How can I waive off my notice period?

I have got an opportunity to work with another organisation but my current employer is not releasing me and forcing me to serve the notice period even if I pay the compensation.

rudraksh, posted on August 7, 2012 at 06:25 pm    Job change

Nishta Gupta said August 8, 2012 at 05:54 pm

Dear Rudraksh,
This needs a little background information for us to come to a FIX for this problem.
1) What is the current notice period and how much relaxation do you want?
2) Is the notice period a written and signed commitment by you to your current employer?
3) Does your company normally waive off notice period?
4) Why is your employer not waiving your notice period?

From your question, it seems that you have already discussed this with HR and your manager.

If not, you should try to convince them that having you on the team with zero/low level motivation will not help the company much. A non performing resource is not something any company would like to have. Tell them that you are willing to walk the extra mile by making sure that your replacement will quickly learn your job and come upto speed with the expectations of the company. It is best that you quit any company on amicable terms - however that does not mean that you dont fight for your rights!

The future employer will also have to be taken into confidence. You should explain the situation to them. Hopefully, they should be able to understand your situation.

Last but not the least, any employer who FORCES you to work against your will is not worth it. Just GO for the new job and make it happen! If you stick your neck out - your existing employer will have no option but to relieve you.

rudraksh said August 8, 2012 at 09:58 pm

The notice period is of 30 days which sum up to one month, now in one month there are 4 saturdays and 4 sundays, also I have 7 leaves in my account and since I resigned on 6th August and ready to serve the notice period till 10th August so the relaxation would be maximum for 10 days and for that as well I am ready to compensate.

The notice period clause is there in my appointment letter which clearly states that if I dont serve the entire notice period I have to pay for the shortfall which I am ready to pay.

Yes, they do waive off notice period, it has happened in the past. I really dnt understand why they are not releasing me.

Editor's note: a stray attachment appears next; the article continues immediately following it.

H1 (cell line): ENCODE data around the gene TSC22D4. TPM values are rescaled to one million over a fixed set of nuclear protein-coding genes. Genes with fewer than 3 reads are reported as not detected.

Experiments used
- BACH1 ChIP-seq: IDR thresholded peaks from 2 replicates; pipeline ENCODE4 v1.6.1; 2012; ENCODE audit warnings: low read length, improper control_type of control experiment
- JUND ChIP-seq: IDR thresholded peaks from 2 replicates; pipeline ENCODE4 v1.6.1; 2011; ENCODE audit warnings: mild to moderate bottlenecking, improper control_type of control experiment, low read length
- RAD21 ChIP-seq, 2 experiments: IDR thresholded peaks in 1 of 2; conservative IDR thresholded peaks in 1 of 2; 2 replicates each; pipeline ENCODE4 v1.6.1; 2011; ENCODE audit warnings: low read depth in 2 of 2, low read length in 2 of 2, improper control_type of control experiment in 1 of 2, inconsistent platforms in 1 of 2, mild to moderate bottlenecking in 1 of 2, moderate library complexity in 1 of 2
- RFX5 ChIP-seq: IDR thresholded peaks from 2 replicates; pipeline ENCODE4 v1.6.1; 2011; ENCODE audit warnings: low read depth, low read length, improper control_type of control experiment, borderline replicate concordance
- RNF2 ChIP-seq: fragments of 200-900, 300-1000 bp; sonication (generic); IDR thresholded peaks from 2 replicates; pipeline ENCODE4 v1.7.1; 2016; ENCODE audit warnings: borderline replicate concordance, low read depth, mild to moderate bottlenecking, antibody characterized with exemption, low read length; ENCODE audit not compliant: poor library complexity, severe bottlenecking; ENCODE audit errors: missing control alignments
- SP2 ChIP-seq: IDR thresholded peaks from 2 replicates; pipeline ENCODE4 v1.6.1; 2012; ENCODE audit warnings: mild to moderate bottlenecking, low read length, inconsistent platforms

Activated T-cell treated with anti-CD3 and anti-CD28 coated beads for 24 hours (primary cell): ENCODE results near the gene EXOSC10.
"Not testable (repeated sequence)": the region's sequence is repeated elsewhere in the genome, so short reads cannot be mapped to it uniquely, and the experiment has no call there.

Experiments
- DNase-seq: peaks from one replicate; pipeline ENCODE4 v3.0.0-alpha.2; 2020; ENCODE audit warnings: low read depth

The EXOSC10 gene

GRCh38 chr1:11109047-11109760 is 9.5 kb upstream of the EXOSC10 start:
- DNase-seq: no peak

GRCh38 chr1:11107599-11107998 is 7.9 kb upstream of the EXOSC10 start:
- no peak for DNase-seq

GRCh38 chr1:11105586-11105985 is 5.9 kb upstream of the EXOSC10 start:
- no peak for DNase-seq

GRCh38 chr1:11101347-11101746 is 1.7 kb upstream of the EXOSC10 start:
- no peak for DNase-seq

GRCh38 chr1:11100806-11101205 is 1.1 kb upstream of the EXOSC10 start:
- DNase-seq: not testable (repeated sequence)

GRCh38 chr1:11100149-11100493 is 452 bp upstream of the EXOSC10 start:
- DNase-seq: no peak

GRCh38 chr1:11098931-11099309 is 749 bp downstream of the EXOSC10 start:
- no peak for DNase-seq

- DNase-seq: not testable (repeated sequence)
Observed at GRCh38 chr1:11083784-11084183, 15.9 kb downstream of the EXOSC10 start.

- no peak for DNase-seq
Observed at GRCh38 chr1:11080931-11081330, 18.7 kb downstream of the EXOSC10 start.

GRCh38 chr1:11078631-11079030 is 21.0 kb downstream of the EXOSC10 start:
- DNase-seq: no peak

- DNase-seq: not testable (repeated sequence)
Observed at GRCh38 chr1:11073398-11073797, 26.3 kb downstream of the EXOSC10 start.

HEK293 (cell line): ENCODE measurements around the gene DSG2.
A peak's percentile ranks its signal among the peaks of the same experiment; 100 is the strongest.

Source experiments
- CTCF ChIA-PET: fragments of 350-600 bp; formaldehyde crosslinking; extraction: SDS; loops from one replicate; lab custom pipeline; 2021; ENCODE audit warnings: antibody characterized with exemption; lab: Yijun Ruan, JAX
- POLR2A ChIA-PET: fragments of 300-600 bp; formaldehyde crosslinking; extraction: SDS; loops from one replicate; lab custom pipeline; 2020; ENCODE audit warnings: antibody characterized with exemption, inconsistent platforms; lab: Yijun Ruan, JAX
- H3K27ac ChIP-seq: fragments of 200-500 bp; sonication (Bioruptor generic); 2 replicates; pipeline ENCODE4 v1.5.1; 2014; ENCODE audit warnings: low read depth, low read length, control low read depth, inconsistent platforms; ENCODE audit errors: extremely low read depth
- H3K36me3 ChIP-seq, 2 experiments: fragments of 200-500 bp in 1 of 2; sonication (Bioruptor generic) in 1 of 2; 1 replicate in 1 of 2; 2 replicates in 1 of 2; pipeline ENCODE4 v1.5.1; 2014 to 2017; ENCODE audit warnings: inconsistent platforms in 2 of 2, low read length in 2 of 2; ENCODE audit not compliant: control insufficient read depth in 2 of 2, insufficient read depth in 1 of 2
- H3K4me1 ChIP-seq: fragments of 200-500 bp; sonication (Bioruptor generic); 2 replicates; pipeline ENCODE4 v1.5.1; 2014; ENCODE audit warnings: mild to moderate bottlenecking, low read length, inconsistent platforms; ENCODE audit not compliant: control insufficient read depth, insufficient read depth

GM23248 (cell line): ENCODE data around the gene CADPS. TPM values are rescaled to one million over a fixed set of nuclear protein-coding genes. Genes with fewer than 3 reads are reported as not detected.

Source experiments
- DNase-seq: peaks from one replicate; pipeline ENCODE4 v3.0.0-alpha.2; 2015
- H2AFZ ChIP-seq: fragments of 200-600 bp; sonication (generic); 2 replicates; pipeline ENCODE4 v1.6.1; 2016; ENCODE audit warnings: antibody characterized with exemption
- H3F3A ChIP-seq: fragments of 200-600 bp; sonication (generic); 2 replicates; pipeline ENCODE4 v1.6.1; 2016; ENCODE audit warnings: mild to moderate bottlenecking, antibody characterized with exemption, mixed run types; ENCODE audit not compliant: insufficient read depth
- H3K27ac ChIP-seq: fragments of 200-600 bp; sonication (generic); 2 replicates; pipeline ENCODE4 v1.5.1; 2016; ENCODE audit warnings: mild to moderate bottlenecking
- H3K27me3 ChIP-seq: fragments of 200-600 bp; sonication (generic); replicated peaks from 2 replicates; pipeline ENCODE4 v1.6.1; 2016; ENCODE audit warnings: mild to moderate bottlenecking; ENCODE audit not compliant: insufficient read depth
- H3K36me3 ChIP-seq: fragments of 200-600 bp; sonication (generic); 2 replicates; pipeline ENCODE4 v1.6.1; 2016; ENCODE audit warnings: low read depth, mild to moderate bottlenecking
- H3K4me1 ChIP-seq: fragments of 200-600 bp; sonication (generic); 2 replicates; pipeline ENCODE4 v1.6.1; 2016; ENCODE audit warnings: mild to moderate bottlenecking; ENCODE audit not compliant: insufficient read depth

They are not giving me any specific reason rather busy in wasting time as they are aware that I have to join the other organization on 13th August.

I have tried convincing them in every possible way but the result is same as they are adamant on one thing.

Nishta Gupta said August 9, 2012 at 09:11 am

Are you in the IT industry?

If you are in the middle of a business critical project, there are instances that companies cannot waive off the notice period. And understandably so. One week notice period is not enough as the company needs to find an alternate resource who can fill your shoes. Remember, it is only because of the experience with the current employer that you are getting a chance to work with a new one!

However, if this is not the case, then there is no reason why the company cannot relieve you. You can email them that you have a emergency and hence need to waive your notice period and that 10 August would be your last working day. Escalate if required to somebody senior who can influence and help you in this matter. Make it firm and non-negotiable.

The other big question is: Why cant your new employer not wait for another 10-15 days for you to join them? Companies sometimes even wait 3 months for the new employee. The Saturdays and Sundays count even for the new employer - right! Are the willing to have on board without the relieving letter?

I dont see this a big deal for either of the two parties - the current employer and the future employer.

If your future employer is acting tough for this small period of time, I think you need to evaluate the future employer as well.

These are stepping stones in our career and you should not stress yourself. Keep your calm and assess the situation objectively. You should be able to negotiate either with the current employer or the prospective one with logic, facts, and data. Happy fixing!

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